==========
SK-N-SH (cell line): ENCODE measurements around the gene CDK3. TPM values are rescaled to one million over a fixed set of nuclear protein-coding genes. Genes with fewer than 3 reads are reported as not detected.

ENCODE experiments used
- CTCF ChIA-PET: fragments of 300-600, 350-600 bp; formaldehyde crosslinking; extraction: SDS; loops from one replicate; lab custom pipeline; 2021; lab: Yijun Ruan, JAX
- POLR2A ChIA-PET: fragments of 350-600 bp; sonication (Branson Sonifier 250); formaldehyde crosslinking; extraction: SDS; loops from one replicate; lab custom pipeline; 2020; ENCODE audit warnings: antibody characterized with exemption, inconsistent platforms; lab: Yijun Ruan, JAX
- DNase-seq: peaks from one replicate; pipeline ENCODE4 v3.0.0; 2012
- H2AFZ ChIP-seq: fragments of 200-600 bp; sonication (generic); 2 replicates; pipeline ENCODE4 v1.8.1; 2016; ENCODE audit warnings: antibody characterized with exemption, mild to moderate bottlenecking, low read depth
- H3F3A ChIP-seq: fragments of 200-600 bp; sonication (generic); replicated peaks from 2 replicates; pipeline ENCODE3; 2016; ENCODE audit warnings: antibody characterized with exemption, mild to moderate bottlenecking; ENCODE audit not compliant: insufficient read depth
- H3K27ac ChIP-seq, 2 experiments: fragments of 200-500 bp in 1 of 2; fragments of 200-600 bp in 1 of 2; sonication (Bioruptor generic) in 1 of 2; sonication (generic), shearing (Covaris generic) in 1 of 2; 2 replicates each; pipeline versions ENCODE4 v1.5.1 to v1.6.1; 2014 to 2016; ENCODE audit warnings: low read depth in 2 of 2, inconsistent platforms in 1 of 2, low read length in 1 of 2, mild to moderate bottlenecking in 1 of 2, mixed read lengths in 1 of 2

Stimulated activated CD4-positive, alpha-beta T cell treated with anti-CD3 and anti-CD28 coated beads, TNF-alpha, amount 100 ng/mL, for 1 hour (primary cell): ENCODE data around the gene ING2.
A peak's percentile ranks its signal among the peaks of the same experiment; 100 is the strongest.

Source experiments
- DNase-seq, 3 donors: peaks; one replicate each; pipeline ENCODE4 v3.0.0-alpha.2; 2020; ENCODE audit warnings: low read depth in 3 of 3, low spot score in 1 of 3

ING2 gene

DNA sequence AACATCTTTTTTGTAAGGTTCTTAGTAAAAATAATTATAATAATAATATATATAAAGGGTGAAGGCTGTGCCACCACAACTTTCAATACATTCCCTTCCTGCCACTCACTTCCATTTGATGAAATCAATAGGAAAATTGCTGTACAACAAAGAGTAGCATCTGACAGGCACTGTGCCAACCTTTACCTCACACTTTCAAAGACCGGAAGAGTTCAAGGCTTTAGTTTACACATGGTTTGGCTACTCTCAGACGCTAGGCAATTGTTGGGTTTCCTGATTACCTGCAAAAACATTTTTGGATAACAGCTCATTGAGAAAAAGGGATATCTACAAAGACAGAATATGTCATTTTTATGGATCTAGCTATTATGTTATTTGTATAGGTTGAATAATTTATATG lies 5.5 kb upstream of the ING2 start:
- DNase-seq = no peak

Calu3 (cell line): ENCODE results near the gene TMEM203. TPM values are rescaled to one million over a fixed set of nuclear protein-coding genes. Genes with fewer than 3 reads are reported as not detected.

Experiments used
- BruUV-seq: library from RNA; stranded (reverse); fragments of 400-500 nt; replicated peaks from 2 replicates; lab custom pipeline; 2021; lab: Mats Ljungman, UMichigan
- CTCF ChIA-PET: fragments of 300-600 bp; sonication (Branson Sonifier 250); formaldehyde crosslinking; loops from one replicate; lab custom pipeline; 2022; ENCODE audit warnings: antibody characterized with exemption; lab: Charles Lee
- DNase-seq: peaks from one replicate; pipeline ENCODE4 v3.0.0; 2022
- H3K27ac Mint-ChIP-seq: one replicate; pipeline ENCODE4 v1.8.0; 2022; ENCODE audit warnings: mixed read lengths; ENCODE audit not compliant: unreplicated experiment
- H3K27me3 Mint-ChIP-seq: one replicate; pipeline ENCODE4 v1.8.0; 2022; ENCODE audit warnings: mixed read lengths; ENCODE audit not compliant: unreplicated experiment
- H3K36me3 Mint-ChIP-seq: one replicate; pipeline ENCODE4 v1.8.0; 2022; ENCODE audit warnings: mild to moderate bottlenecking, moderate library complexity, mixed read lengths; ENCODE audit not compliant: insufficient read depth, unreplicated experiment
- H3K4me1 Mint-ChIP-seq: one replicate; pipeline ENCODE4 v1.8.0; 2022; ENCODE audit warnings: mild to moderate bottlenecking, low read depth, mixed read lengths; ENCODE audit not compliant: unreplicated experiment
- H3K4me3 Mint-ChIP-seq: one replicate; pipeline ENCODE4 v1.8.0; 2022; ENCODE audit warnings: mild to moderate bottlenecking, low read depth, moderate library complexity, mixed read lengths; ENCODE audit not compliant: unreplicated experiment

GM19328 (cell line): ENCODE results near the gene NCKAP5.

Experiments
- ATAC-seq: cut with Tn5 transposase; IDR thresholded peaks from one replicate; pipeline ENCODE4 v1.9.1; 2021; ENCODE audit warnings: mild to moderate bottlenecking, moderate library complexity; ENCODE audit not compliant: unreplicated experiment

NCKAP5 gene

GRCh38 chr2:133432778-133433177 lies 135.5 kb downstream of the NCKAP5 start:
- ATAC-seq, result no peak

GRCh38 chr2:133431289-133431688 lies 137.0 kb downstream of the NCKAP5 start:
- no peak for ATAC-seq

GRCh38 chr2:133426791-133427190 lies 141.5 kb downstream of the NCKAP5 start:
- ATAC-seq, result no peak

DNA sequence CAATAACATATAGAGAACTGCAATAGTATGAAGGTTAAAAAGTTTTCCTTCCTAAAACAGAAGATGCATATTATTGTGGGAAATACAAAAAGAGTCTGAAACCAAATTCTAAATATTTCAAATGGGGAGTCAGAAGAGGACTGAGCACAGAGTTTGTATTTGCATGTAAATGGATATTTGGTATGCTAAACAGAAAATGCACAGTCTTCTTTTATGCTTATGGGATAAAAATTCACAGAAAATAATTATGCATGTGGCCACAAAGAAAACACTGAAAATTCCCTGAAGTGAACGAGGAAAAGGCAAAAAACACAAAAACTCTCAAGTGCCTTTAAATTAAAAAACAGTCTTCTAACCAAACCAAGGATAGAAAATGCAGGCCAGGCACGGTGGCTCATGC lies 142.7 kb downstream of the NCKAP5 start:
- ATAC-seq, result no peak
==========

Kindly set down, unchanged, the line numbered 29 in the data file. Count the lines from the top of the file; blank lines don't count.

NCKAP5 gene